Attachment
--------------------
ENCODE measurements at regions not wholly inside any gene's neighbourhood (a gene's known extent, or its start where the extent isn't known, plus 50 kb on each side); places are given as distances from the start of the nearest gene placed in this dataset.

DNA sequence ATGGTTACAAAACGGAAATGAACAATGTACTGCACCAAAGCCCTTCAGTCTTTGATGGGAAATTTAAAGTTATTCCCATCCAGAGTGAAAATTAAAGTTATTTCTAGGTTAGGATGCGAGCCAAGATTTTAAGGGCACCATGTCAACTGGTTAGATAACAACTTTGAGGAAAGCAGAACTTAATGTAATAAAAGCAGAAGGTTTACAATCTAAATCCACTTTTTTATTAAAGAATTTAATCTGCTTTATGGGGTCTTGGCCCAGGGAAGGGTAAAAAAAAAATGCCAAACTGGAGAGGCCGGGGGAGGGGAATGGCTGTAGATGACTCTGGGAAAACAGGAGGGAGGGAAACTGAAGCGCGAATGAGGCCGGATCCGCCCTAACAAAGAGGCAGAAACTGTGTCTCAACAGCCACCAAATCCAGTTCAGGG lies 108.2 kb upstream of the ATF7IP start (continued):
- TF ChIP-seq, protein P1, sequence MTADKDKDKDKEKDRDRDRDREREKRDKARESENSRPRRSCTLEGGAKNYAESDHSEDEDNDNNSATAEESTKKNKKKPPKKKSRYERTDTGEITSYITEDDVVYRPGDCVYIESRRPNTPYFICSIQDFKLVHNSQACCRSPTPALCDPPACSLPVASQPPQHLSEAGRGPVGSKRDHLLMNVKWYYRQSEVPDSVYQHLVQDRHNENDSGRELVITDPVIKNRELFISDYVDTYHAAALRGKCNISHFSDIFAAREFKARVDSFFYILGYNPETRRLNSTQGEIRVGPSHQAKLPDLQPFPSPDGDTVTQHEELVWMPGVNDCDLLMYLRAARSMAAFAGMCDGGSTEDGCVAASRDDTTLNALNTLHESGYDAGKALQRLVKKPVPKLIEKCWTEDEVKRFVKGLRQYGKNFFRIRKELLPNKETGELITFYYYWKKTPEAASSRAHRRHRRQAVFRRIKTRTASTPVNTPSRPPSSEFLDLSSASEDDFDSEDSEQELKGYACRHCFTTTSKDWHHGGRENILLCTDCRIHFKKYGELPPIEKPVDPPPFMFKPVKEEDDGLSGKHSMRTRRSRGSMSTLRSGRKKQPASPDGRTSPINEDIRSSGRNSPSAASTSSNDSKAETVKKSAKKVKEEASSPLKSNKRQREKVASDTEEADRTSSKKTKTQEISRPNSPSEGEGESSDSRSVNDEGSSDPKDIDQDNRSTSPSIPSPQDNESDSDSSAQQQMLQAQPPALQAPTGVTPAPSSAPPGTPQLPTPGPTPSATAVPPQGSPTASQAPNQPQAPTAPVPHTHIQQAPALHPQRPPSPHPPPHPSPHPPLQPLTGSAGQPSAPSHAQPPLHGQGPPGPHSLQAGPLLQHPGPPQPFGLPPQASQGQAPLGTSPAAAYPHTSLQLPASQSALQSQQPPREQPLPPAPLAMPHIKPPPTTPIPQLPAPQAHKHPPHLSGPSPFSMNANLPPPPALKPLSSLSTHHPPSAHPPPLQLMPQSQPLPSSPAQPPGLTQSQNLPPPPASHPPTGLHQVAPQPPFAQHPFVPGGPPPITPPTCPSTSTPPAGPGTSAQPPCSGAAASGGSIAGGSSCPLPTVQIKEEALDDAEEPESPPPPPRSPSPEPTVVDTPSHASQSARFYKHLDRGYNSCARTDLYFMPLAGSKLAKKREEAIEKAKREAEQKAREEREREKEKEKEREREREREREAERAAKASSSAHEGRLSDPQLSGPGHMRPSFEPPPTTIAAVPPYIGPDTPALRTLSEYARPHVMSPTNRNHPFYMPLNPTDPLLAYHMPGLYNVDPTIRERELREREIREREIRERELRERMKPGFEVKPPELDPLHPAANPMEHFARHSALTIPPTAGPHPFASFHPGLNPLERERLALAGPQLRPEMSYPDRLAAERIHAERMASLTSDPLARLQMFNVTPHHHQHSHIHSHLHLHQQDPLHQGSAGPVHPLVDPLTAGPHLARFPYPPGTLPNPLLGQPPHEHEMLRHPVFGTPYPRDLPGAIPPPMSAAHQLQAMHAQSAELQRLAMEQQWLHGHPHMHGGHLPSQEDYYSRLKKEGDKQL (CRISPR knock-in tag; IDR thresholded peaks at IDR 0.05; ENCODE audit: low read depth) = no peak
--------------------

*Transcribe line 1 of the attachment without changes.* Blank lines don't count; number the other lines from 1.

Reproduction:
ENCODE measurements at regions not wholly inside any gene's neighbourhood (a gene's known extent, or its start where the extent isn't known, plus 50 kb on each side); places are given as distances from the start of the nearest gene placed in this dataset.